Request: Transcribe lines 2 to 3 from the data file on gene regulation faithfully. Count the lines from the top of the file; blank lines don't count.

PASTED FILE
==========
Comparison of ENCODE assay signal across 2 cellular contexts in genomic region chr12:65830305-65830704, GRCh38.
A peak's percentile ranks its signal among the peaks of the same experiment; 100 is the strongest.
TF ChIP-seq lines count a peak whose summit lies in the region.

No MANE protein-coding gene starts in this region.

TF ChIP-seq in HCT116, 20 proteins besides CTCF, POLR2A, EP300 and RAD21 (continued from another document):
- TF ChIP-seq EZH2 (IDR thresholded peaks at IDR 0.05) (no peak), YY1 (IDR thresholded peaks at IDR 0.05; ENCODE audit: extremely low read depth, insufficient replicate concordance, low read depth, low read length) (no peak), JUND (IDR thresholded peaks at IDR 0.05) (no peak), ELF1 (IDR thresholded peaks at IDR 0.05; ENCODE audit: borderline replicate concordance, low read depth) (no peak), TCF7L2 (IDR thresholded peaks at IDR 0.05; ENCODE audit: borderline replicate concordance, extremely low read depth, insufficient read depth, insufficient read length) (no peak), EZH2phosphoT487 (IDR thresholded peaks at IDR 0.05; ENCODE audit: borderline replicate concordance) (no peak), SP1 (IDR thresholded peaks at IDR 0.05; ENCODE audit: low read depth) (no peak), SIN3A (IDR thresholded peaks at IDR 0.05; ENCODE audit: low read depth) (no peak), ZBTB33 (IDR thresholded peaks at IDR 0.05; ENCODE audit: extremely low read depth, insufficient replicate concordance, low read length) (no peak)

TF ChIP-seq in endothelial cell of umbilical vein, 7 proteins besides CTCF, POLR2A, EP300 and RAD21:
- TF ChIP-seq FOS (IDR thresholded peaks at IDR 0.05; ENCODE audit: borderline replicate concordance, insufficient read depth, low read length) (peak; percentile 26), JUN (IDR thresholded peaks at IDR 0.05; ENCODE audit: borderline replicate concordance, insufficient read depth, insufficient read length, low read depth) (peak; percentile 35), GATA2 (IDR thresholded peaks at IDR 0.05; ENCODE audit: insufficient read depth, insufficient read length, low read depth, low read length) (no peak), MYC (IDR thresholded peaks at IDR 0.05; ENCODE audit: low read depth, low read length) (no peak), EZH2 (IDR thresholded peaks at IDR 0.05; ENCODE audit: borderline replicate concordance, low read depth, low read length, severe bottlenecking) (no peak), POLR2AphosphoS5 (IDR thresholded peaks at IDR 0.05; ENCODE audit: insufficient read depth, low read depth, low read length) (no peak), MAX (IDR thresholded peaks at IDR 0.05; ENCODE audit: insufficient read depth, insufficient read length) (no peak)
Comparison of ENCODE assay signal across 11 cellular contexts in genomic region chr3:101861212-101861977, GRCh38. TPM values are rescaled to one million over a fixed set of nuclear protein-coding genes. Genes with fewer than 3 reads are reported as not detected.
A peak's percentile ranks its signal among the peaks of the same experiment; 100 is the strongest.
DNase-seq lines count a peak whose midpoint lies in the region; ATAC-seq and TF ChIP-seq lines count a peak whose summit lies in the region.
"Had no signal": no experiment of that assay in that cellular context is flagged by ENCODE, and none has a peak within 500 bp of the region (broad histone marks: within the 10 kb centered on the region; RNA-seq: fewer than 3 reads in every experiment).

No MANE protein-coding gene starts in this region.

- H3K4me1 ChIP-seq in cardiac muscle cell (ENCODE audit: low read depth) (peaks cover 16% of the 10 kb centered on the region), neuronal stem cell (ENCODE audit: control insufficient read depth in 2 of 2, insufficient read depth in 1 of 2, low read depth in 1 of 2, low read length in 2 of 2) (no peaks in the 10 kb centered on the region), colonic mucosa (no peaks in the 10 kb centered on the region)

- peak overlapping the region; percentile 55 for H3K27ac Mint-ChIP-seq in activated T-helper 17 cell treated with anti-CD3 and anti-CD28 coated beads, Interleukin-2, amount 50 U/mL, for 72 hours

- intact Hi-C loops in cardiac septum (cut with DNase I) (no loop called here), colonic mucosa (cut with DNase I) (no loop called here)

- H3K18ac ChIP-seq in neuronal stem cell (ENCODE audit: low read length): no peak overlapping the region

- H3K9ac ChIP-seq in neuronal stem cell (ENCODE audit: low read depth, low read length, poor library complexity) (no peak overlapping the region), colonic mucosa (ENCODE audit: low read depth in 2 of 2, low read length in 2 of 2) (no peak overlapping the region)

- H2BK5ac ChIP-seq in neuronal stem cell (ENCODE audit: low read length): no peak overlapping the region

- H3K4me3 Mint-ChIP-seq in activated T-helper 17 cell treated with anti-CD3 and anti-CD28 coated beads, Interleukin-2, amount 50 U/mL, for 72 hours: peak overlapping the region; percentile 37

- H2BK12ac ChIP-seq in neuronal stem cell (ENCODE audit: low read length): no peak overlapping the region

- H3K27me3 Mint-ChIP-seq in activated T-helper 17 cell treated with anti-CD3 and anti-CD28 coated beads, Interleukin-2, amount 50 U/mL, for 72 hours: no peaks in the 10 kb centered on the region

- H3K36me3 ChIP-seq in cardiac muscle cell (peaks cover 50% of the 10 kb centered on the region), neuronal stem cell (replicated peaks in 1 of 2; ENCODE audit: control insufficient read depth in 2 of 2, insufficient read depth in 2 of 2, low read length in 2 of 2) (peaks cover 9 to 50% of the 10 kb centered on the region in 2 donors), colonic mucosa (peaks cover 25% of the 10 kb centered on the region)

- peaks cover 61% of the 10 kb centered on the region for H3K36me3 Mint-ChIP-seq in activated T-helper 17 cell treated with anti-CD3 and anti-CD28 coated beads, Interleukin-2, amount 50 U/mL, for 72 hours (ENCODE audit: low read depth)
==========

A peak's percentile ranks its signal among the peaks of the same experiment; 100 is the strongest.
TF ChIP-seq lines count a peak whose summit lies in the region.